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Medication abortion lawsuit hearing made public
The hearing became public knowledge Monday after media outlets raised concerns about the major court case proceeding without the level of openness typically expected of federal court proceedings.
The Washington Post first revealed the hearing was set for Wednesday, reporting Kacsmaryk delayed putting the date on the public docket to minimize possible threats and protests over the closely watched case. Kacsmaryk also asked attorneys not to publicly disclose details of the plans for the hearing, according to the newspaper.
Hearings are typically quickly placed on public court dockets, and delaying public notice is unusual. A coalition of media outlets, including the Amarillo Globe-News, part of the USA TODAY Network, filed a motion protesting the delay in public notice.
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Several legal experts have told USA TODAY the lawsuit lacks legal and scientific standing but have raised concerns that Judge Kacsmaryk may still rule on the side of the plaintiffs, striking down FDA approval of mifepristone. Typically, plaintiffs do not know who their judge will be when filing a lawsuit. But in this case, the complaint was filed in Amarillo, Texas, where the only judge is Kacsmaryk, an appointee of former President Donald Trump who has a history of conservative rulings.
Legal experts say this was no accident and part of a strategy to decimate medication abortion access.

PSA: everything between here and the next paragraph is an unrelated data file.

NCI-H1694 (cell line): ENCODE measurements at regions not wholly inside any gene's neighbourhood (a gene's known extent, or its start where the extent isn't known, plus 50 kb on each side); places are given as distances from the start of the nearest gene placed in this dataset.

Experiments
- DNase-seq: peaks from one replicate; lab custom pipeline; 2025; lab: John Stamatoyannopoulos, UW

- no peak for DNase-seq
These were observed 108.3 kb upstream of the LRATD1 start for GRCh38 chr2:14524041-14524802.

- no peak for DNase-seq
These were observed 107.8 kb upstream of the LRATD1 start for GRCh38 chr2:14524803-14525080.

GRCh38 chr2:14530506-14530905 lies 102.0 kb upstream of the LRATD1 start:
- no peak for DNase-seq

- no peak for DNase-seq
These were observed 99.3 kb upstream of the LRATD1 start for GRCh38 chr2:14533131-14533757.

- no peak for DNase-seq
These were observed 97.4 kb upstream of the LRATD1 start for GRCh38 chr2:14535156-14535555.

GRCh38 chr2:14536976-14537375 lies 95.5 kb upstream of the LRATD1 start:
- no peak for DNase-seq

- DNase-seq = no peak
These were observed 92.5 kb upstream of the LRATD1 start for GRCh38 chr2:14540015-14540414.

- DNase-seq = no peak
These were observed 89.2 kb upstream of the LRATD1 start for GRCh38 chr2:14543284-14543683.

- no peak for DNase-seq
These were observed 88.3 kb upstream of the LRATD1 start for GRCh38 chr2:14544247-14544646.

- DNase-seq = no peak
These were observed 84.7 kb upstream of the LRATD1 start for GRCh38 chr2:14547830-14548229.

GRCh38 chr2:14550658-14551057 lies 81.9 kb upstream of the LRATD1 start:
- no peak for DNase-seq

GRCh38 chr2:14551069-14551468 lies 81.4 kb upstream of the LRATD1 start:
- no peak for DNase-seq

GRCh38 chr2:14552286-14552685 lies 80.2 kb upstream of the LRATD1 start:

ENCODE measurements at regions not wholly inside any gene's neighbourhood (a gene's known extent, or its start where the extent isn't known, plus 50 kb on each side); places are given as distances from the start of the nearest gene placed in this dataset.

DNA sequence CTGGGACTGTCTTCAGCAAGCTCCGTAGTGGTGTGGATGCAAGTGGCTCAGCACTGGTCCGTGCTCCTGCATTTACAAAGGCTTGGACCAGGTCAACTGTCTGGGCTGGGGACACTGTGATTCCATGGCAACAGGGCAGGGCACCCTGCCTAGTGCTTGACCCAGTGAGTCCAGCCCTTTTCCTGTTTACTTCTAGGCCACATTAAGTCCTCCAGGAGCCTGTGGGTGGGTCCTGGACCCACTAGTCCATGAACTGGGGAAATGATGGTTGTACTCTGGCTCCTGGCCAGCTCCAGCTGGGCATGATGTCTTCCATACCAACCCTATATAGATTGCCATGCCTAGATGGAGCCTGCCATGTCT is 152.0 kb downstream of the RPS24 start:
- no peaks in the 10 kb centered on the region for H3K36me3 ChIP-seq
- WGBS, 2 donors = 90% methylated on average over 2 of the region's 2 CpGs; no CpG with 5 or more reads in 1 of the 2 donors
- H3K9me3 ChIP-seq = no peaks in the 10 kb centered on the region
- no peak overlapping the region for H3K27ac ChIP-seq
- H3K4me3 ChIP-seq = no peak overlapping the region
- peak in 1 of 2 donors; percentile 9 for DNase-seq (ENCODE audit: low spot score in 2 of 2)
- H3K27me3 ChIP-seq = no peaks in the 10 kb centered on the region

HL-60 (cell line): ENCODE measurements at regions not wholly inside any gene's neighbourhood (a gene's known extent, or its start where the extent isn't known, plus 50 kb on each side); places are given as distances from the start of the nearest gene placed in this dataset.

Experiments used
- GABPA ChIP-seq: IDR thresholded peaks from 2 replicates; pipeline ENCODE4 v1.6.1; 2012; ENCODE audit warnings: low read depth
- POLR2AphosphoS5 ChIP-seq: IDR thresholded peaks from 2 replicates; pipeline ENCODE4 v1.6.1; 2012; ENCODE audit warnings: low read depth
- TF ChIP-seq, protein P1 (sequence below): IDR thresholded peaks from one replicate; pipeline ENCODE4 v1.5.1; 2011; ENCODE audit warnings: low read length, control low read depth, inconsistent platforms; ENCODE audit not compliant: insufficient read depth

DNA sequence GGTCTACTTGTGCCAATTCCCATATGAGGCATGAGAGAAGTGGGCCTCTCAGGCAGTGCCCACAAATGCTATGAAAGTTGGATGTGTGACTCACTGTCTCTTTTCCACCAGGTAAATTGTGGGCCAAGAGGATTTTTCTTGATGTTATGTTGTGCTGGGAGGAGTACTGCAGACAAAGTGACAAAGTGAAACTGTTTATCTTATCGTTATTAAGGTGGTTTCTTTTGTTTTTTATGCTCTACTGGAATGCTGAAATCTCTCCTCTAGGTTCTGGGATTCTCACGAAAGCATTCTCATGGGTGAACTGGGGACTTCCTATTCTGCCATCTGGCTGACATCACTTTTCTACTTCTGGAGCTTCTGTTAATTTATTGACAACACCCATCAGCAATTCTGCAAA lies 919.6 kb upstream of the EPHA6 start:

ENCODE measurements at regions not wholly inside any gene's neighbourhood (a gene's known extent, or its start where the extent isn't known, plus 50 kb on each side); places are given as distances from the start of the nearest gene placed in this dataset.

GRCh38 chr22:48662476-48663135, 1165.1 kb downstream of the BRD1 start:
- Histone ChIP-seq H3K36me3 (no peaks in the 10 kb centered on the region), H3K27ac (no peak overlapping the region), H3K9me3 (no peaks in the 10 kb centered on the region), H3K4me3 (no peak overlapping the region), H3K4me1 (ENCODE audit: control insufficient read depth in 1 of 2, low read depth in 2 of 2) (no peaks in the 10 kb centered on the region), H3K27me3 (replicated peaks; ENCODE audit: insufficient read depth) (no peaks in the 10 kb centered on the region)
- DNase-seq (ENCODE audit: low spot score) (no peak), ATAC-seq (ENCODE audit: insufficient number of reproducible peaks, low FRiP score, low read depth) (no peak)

“Clearly, overturning Roe v. Wade was not the end game for the anti-abortion movement,” Lorie Chaiten, senior staff attorney at the ACLU’s Reproductive Freedom Project, told USA Today in February.
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What happens next?
While the FDA may choose to restart the approval process, this could take years.
The case will likely be appealed, landing it in the right-leaning Fifth Circuit Court of Appeals. If the case is appealed again in federal circuit court, it may arrive before the U.S. Supreme Court.
If the judge rules on the side of the anti-abortion coalition, U.S. Department of Justice attorneys representing the FDA would also likely seek an emergency stay to stop the ruling from taking effect while the case proceeds.
Meanwhile, providers are rushing in preparation to shift to misoprostol-only protocols for medication abortions, and clinics have already begun ordering more misoprostol supplies.
Health experts say a misoprostol-only protocol for medication abortions is a safe and effective alternative to the two-step process using both mifepristone and misoprostol that is used in the U.S. While misoprostol has been used on its own for years for abortions around the world, studies show it is less effective than the two-step regimen.
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Texas lawsuit may have broader effect on FDA approval process
If the court rules for the plaintiffs some experts are concerned it could also inject a degree of uncertainty — and politics — into the FDA approval process.
Scott Lassman, an attorney who specializes in FDA regulation, said there have been times when courts have struck down drug approvals in cases where one company is seeking to market a generic drug over a brand name. But, he said, he isn’t aware of a situation in which a federal court has reversed an approval based on the FDA’s scientific analysis.
“I typically tell my clients, if you’re looking to sue the FDA, and the FDA is able to frame it as a scientific issue, you’re gonna lose,” Lassman said. “This is a special case, obviously, but anytime you get this kind of precedent it can have unintended consequences. So it’s something I would definitely be worried about.”
— John Fritze, USA TODAY
Contact Christine Fernando at firstname.lastname@example.org or follow her on Twitter at @christinetfern.